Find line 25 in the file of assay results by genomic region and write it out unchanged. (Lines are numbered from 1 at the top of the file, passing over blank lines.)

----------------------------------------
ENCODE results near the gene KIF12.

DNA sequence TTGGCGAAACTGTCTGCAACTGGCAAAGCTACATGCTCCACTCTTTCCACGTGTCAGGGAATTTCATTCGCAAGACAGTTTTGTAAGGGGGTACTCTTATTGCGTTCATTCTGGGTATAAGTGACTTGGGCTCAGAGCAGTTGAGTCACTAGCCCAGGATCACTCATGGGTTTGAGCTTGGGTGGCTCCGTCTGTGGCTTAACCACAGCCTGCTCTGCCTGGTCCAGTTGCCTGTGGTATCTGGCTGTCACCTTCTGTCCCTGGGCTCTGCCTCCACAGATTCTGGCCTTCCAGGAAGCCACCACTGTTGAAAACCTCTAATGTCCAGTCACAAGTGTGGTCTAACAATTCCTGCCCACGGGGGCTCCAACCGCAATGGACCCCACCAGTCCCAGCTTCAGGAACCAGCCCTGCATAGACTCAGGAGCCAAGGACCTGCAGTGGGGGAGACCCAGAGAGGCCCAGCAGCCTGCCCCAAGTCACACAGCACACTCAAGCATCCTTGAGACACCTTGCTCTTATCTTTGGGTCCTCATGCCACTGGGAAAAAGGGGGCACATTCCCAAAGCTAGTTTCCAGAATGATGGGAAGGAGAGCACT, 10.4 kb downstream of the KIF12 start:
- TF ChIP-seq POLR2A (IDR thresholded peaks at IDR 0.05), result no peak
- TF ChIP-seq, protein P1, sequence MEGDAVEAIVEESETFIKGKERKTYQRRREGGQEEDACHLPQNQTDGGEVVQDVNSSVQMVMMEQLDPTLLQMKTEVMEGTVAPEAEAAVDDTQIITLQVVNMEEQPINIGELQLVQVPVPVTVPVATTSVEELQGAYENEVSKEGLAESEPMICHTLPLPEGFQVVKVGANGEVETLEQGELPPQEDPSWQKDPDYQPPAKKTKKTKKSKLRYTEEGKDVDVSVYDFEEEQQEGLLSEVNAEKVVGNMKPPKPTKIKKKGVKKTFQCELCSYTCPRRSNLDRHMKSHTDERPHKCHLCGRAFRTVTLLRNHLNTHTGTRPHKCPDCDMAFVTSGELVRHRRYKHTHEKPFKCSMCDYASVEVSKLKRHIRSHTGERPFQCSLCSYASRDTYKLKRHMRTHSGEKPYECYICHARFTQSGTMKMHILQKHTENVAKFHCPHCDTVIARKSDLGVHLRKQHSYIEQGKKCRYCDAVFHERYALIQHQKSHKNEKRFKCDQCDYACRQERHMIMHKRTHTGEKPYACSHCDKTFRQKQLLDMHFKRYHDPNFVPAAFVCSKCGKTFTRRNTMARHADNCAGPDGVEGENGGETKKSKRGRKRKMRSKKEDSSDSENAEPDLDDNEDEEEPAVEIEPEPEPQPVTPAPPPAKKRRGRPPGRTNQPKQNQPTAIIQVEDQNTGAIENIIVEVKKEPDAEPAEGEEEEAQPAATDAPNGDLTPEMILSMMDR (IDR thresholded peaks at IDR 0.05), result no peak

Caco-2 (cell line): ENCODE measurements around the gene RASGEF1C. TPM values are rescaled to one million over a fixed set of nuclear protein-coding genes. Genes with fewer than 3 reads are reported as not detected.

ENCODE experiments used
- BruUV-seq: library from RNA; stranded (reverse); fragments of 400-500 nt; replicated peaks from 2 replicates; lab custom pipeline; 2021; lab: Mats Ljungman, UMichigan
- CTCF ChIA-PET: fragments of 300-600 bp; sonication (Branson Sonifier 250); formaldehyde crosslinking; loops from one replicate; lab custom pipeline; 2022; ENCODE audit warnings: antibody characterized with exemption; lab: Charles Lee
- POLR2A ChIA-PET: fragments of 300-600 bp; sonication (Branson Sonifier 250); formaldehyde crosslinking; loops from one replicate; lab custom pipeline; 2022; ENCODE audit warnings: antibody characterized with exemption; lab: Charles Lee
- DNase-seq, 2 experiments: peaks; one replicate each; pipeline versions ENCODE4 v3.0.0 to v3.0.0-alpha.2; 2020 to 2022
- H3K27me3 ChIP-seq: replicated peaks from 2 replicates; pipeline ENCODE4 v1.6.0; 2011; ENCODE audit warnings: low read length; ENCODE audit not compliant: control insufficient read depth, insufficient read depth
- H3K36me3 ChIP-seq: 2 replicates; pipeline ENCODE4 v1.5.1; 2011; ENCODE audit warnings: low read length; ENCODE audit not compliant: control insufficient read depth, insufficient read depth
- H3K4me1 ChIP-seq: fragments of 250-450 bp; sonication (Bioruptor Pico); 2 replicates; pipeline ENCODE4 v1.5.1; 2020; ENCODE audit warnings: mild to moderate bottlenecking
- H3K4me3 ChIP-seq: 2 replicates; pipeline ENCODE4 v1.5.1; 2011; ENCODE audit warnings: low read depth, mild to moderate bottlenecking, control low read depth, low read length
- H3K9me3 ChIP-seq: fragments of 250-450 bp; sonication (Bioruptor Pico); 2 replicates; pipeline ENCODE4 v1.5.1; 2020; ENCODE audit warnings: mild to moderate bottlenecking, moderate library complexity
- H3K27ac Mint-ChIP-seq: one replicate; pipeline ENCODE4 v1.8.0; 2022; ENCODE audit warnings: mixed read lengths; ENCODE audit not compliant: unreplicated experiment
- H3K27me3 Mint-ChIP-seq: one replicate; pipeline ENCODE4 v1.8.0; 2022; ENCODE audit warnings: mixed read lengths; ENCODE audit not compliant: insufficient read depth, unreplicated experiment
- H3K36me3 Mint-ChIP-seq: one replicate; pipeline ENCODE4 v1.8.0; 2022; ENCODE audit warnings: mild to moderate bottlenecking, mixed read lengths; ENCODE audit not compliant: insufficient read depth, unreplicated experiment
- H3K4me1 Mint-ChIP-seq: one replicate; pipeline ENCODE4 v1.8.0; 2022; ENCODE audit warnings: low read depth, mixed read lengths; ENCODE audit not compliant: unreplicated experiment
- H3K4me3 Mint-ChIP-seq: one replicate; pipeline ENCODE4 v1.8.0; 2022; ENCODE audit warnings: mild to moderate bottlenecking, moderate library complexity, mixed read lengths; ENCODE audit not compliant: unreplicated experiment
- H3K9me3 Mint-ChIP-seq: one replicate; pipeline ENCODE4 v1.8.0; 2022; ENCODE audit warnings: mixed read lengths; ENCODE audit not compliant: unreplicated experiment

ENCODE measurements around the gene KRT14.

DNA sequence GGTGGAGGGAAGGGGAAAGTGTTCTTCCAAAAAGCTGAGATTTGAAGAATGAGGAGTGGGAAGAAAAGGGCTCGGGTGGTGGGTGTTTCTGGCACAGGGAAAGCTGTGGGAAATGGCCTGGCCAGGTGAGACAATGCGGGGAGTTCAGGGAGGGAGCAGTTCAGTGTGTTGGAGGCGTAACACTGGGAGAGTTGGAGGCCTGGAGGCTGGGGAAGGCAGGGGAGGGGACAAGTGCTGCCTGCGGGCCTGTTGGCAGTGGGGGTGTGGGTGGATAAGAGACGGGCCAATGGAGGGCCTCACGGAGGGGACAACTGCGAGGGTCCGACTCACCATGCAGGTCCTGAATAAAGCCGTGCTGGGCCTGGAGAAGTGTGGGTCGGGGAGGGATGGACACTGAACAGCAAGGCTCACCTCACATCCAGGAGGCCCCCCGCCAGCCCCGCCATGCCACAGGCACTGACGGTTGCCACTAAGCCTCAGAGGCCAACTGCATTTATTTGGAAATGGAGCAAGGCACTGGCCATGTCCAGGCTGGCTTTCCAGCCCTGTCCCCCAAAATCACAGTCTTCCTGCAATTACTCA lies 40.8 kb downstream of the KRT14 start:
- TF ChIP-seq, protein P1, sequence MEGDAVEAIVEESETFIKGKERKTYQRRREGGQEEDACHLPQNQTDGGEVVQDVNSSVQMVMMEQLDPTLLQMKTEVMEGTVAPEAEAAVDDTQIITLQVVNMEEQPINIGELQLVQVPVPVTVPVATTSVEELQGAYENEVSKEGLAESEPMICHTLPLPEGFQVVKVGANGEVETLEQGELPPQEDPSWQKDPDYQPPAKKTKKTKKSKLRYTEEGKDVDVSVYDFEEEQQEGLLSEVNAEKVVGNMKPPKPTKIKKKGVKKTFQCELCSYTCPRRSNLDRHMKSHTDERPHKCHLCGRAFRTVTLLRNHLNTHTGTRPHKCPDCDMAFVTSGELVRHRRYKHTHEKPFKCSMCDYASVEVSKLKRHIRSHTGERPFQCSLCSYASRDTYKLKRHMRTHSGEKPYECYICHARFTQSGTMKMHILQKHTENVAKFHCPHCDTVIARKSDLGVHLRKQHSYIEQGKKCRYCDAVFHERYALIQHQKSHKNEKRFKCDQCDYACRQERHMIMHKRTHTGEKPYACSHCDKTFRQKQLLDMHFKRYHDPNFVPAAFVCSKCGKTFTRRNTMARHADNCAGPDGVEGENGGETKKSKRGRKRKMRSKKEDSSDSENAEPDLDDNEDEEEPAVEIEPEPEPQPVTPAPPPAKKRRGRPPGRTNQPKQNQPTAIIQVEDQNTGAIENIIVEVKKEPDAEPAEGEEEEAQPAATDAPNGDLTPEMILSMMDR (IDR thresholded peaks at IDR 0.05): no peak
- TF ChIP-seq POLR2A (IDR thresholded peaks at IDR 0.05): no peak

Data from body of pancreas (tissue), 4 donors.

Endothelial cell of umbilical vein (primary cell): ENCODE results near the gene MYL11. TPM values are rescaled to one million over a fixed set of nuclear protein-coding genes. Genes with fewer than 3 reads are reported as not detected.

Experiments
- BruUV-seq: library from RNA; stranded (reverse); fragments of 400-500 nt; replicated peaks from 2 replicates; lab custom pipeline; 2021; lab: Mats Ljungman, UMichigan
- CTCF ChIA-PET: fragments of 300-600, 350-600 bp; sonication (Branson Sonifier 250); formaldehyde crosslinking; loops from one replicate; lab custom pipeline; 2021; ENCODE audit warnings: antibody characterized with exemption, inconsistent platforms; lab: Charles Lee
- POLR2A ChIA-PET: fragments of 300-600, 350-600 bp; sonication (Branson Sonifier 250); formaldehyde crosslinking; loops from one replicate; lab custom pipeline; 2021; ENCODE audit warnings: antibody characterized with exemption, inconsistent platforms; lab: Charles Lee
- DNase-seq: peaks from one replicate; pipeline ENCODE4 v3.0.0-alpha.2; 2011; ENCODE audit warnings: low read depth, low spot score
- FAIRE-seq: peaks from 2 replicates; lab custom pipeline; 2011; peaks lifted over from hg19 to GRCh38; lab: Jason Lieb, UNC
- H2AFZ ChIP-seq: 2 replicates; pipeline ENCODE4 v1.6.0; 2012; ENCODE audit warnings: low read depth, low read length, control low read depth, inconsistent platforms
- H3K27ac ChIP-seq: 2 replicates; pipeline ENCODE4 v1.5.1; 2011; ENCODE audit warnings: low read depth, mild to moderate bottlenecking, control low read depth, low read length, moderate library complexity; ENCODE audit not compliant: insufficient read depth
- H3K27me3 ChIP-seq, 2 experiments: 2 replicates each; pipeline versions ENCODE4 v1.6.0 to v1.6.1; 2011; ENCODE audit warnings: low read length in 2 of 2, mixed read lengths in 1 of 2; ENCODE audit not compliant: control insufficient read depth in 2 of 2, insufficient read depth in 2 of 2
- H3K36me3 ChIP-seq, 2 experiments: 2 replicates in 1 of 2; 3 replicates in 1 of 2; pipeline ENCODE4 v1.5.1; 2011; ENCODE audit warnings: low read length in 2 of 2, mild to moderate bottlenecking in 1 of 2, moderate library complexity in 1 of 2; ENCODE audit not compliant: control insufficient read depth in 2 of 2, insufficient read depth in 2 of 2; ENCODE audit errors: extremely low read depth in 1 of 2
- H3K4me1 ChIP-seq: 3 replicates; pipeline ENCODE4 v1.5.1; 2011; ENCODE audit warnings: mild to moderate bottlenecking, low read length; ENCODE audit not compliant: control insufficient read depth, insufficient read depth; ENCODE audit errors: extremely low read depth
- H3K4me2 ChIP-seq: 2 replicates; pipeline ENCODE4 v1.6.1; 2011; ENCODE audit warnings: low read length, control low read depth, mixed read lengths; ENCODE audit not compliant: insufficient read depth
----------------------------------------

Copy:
- TF ChIP-seq POLR2A (IDR thresholded peaks at IDR 0.05): no peak